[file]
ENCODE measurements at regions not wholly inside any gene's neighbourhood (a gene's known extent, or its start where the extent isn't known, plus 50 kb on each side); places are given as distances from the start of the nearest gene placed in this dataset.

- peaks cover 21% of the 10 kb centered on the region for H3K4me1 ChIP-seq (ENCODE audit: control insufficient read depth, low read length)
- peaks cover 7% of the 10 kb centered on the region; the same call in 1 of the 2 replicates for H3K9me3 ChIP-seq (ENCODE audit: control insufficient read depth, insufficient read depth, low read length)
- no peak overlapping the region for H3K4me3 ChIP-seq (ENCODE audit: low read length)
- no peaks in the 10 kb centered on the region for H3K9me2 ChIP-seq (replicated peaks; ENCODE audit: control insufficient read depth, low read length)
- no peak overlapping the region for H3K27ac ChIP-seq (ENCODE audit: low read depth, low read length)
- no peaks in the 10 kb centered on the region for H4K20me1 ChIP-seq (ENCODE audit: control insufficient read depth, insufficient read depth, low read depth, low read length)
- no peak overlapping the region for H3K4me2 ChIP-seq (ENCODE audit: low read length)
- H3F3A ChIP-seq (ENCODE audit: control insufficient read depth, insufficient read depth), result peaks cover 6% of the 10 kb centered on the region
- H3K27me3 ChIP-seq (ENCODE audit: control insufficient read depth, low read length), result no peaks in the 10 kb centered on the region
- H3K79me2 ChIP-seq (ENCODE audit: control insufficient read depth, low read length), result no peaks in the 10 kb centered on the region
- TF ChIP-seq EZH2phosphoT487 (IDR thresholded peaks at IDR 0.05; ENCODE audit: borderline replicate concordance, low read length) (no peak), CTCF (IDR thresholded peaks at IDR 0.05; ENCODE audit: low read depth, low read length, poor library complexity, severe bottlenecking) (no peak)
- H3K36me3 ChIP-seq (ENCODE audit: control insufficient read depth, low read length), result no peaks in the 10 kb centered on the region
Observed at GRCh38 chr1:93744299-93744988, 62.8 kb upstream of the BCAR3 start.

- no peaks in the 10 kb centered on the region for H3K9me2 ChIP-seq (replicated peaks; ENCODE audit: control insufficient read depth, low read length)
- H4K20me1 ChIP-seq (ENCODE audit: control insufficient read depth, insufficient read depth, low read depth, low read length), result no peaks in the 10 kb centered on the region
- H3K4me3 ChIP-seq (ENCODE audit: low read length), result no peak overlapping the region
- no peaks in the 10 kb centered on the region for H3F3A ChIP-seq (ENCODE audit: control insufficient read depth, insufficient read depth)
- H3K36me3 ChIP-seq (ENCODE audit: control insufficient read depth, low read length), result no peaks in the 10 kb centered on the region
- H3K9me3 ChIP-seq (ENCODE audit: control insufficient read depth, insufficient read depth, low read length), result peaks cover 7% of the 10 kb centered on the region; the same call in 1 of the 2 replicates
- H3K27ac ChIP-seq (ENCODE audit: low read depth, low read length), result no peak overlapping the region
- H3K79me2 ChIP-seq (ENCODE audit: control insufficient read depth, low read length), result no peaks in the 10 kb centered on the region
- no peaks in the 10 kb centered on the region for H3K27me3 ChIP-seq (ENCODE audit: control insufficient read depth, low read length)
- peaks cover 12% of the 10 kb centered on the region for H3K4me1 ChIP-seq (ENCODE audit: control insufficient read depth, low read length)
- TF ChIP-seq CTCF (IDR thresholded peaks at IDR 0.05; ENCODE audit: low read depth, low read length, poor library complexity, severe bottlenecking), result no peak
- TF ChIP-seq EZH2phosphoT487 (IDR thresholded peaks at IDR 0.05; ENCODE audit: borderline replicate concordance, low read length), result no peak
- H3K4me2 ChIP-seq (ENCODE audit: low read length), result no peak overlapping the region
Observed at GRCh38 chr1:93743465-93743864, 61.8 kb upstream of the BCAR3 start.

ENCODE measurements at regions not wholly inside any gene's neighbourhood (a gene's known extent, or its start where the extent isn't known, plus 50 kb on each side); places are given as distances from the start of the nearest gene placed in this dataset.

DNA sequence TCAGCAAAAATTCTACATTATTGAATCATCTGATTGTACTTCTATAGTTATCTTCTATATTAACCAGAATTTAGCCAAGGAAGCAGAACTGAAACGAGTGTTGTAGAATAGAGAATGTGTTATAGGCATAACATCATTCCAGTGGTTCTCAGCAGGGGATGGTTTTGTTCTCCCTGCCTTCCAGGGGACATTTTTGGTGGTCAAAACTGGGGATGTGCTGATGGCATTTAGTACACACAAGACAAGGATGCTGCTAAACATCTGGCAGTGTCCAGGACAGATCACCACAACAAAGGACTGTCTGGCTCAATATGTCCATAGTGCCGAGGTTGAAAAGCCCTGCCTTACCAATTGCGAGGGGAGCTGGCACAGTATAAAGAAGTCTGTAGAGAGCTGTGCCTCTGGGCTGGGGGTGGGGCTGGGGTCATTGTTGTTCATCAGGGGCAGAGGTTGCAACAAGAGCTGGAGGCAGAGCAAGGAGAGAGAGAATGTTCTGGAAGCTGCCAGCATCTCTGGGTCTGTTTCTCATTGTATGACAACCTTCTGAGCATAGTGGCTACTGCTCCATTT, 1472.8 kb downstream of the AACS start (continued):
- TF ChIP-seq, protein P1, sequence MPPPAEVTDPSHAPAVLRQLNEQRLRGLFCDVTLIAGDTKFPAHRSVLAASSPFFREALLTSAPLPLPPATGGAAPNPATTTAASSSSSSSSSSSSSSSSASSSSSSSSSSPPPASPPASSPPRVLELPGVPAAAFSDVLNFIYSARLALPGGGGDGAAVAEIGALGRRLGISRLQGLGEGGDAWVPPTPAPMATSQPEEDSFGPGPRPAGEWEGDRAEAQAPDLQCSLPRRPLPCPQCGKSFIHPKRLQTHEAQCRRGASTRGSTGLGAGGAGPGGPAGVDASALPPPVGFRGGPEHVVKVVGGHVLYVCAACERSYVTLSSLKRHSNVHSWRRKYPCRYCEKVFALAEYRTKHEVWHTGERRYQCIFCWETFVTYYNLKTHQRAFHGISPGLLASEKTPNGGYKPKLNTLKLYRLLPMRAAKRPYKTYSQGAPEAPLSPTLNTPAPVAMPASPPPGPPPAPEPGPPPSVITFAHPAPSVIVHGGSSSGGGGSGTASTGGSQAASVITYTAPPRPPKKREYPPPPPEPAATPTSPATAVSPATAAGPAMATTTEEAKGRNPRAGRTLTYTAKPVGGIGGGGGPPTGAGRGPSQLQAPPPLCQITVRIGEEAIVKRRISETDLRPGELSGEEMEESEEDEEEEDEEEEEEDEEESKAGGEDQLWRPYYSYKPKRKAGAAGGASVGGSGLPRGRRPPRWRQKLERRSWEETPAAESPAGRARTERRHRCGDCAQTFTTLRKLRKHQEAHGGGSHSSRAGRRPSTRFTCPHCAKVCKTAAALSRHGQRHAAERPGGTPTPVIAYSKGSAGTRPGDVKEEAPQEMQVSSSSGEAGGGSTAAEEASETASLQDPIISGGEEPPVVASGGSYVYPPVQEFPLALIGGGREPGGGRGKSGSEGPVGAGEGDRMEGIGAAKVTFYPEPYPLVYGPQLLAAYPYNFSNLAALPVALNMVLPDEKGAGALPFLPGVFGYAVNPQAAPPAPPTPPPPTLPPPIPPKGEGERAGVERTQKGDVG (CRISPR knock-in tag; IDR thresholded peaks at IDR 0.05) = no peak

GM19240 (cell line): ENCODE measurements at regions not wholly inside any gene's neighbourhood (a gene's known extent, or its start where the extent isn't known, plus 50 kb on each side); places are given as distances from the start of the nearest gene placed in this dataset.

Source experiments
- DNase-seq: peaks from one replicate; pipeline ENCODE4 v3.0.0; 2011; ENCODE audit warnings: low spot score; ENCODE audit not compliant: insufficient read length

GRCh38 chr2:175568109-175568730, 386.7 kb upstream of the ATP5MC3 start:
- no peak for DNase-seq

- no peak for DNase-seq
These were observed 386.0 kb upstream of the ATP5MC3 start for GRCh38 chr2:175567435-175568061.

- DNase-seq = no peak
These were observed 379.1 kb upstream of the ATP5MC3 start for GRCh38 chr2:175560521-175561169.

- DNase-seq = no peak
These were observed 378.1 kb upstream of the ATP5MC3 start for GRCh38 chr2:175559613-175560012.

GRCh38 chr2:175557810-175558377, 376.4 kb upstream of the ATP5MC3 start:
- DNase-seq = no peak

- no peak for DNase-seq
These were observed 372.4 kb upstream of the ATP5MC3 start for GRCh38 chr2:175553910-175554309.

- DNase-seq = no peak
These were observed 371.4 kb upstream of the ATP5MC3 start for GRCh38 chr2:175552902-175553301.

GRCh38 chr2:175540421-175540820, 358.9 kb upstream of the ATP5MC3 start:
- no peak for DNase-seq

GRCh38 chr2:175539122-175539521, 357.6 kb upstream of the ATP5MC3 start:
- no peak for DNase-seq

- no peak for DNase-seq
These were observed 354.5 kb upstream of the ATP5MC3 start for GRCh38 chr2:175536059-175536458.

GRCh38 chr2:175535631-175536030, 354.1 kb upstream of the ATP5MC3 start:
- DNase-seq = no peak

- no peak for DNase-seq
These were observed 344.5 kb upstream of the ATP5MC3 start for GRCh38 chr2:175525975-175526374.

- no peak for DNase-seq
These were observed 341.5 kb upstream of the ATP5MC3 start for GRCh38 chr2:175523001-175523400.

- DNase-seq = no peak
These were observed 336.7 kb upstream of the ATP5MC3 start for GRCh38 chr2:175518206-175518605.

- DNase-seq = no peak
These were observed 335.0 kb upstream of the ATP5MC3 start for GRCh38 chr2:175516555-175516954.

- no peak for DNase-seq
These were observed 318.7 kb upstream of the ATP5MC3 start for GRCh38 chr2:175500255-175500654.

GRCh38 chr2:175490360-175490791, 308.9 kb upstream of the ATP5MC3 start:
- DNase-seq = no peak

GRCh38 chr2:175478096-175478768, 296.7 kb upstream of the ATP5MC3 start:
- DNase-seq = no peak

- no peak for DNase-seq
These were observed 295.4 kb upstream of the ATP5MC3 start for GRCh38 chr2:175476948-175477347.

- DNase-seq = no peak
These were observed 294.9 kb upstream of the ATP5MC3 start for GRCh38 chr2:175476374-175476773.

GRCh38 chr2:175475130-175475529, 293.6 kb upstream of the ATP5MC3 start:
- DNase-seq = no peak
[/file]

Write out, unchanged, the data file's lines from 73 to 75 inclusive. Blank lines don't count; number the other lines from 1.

- DNase-seq = no peak
These were observed 294.9 kb upstream of the ATP5MC3 start for GRCh38 chr2:175476374-175476773.

GRCh38 chr2:175475130-175475529, 293.6 kb upstream of the ATP5MC3 start: